Yesterday, WikiLeaks opened the door to Vault 7, its code name for a new cache of records from the Central Intelligence Agency, specifically from the agency’s hacking initiative. One document apparently indicated that the CIA has figured out how to bypass the security on certain versions of iOS and Android (Apple says it’s already patched the security holes). Another document detailed a program called “Weeping Angel,” which turned Samsung TVs with internet connectivity into bugs, capable of being installed remotely, and picking up idle chitchat in people’s living rooms using Samsung’s built-in microphones.
The Vault 7 revelations are somehow both urgent and mundane. To people in whom the Trump administration is awakening a sense of paranoia that remained inactive during the Obama presidency — even as Obama’s DHS expanded its powers of surveillance to untold dimensions — the news that the CIA has the technical ability to hack into your consumer-grade TV is chilling. But for years, the manufacturers of consumer technology have been waging a cold war against the intelligence community, which believes it has both the moral imperative and legal authority to request backdoors into devices and software — or to create its own with a sledgehammer. Vault 7’s “Weeping Angel” documents are less revelation than confirmation. The conspiracy of mass surveillance became fact.
The justifiable paranoia of the privacy-conscious consumer can be debilitating. Many of us have spent the post-Snowden years leapfrogging between solutions to shield ourselves from prying eyes: delete Facebook, use end-to-end encryption, generate PGP keys, install Signal. But the CIA — the Vault 7 documents confirm — managed to find its way around those encryption measures by compromising mobile devices themselves. What use is an unbreakable envelope if someone can read your letter before it’s sealed inside?
None of this is to say that it’s a bad idea to use Signal or other encrypted communications — they’re still highly secure, and the CIA and its sister agencies are likely focused on cracking the phones of extremely high-value targets. And, for obvious reasons, tech companies should remain unwilling to admit defeat in this arena. Functional cybersecurity that works against both government agencies and individual bad actors is extremely important to a wired society.
But in the end, if you’re worried about state surveillance, it’s better to be safe than sorry. A good rule of thumb is that any vulnerability that is just being discovered, and only now being made public, has been known to the NSA for at least a year, probably more — and has been actively exploited by it, if not by other government agencies. And, more bluntly: If it connects to the internet, the state can watch you. Maybe multiple states.
This attitude is fatalist, but it’s practical. It sets the minimum standard for which tech is vulnerable to snooping at a level so low that it’s almost comforting. If you buy a device with internet connectivity, you are allowing yourself to be snooped on. You can still buy smart TVs, smart light bulbs, smart thermostats, and internet-connected teddy bears, if you want to. Just don’t assume that you can successfully prevent surveillance by turning off the Wi-Fi in your settings menu. If a device has a Wi-Fi card in it, or an Ethernet port, you should assume that it is insecure, and you should not be surprised when that assumption is confirmed. (This does not mean, however, that you shouldn’t be outraged.)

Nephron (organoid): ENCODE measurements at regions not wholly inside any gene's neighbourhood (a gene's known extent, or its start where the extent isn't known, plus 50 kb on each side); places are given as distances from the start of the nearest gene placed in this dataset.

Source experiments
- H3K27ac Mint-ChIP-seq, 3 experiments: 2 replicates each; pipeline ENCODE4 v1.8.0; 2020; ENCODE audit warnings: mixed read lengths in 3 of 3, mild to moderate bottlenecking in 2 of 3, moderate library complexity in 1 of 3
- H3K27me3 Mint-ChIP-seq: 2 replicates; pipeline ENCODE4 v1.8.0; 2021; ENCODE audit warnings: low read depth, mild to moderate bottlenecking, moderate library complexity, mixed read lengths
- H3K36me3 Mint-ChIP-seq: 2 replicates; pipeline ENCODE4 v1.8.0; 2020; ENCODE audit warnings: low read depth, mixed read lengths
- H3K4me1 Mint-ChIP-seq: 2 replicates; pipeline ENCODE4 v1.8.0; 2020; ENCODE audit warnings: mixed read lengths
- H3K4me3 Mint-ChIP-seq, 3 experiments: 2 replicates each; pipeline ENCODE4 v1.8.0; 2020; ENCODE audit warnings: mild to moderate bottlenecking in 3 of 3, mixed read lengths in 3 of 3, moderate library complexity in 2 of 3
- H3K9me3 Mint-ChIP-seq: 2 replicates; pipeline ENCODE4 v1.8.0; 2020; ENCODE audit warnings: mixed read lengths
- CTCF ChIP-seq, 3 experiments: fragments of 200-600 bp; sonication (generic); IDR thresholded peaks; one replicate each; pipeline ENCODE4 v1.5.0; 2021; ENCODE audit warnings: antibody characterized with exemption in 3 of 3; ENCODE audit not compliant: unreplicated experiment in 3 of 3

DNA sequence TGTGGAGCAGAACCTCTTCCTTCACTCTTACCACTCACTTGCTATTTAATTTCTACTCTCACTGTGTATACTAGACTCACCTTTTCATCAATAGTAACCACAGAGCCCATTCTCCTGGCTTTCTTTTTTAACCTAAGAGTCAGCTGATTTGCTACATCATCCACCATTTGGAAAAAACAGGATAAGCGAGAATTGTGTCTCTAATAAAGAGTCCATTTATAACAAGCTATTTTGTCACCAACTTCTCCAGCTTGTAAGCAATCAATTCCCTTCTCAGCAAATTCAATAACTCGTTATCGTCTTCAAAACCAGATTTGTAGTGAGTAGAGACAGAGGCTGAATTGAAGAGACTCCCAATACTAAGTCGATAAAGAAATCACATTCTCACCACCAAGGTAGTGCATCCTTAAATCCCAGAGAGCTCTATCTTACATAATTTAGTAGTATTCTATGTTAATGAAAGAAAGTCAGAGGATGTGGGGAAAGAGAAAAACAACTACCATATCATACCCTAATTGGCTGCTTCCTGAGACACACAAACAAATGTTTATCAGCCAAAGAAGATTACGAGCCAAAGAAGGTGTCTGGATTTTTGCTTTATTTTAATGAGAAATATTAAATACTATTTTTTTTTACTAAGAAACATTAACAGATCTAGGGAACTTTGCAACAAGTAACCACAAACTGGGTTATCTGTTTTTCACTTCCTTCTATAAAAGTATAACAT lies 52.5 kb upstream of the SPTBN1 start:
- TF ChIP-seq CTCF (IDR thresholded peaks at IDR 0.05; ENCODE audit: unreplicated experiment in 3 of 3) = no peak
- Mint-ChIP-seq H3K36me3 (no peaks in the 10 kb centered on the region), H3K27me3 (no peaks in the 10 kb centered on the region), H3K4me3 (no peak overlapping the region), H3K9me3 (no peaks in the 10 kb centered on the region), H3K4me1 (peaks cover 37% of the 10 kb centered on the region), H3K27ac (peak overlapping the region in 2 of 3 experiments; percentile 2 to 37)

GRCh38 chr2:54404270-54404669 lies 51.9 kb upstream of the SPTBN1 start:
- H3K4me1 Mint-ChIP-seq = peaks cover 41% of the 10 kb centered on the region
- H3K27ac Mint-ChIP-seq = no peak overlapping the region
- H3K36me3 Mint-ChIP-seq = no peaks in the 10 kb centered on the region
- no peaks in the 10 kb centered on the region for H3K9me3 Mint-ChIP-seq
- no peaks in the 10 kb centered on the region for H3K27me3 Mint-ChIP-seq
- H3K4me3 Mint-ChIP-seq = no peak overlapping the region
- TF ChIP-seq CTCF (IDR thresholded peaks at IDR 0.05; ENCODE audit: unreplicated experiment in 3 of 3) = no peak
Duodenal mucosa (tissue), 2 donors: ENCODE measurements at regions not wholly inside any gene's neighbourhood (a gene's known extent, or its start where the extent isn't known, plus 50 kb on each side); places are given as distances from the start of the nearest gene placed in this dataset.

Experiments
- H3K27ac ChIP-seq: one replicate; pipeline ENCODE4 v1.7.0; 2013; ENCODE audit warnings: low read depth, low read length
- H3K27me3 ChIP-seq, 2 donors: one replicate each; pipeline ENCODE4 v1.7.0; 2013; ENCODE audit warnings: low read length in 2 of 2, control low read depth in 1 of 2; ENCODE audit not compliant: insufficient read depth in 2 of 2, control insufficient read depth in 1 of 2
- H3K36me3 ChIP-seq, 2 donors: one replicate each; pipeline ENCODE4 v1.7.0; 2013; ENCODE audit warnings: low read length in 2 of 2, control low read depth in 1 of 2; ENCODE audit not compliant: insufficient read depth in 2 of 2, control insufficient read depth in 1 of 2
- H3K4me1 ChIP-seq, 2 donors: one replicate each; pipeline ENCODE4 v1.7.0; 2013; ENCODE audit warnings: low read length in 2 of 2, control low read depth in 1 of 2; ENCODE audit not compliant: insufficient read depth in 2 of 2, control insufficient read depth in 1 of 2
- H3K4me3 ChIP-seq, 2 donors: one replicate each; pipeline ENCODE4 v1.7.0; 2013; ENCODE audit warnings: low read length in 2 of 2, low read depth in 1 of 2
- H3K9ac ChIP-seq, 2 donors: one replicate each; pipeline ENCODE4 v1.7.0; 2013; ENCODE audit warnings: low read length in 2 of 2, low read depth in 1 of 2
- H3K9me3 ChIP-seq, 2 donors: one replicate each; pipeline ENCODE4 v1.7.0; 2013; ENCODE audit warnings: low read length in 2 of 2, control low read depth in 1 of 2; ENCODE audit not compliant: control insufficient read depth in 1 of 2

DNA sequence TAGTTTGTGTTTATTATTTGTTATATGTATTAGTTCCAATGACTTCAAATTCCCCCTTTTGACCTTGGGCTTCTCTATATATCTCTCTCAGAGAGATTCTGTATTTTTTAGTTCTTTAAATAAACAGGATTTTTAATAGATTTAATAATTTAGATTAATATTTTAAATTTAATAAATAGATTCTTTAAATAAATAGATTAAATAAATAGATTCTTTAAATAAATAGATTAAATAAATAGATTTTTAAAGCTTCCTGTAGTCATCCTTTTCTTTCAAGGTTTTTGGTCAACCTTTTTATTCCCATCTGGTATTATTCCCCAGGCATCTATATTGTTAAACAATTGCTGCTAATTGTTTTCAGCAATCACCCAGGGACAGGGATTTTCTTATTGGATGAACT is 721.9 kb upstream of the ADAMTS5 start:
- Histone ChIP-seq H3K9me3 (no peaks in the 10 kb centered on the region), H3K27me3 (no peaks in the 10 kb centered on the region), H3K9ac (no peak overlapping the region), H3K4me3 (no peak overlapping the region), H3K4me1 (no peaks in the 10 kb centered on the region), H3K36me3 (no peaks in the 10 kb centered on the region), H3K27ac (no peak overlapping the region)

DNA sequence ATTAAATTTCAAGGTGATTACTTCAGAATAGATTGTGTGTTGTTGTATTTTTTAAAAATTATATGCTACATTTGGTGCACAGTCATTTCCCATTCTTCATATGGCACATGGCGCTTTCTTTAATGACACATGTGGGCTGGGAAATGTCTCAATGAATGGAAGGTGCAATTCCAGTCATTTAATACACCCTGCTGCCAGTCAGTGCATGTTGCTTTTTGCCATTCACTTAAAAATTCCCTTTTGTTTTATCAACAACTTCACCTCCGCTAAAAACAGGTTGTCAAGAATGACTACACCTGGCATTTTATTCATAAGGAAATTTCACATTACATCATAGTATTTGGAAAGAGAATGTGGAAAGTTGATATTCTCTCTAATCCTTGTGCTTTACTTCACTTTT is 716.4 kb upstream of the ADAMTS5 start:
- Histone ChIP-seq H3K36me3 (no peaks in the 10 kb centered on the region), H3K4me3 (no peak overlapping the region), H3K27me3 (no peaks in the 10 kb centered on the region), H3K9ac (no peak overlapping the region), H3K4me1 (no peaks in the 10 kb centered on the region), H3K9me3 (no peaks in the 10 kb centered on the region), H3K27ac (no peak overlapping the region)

Keeping this in mind can lead to some cognitive dissonance, but it’s nicely clarifying. I own a Samsung smart TV, and it is currently connected to my home network. I highly doubt that the CIA has been listening in on me, but the opportunity was there. Here’s the thing: I don’t need a smart TV, and I didn’t when I bought it. I own at least three devices capable of streaming Netflix; I don’t need that functionality baked into the set itself. But I was surfing Amazon and comparing prices, and the TV with web connectivity and apps cost the same as one without, so I went for the model with more features. Given the option, I wouldn’t make that same choice today.
That’s how the spooks get you! More features does not always mean better, especially when it comes to the internet. You probably need a computer; you probably need a smartphone; you probably don’t need a Brita filter that can ping your router. (Which is not to say that I’m not also a willful idiot: I own a Google Home, which has no documented security flaws, but is an always-on microphone connected to the internet.)
The only truly effective way to resist these surveillance efforts is to actively choose products that don’t have any internal networking components whatsoever. Even then, the WikiLeaks disclosures have revealed attempts to breach that wall as well — viruses encoded on CDs and flash drives that are transported via “sneakernet,” and never need an IP address.
There’s no such thing as perfect, comprehensive security, but knowing that doesn’t mean giving in. It means keeping our eyes open, and being clear about the choices we make. Existing in our new cyber-hell — in which we are always being watched through dozens of network-connected devices — requires a recalibration of how we consume technology itself. We need to reject the idea that modern technology is secure unless proven otherwise. Being able to connect to the net, for a multitude of reasons, is not inherently good, and we need to start making a conscious effort to resist that notion. Hacks are always a matter of when, not if.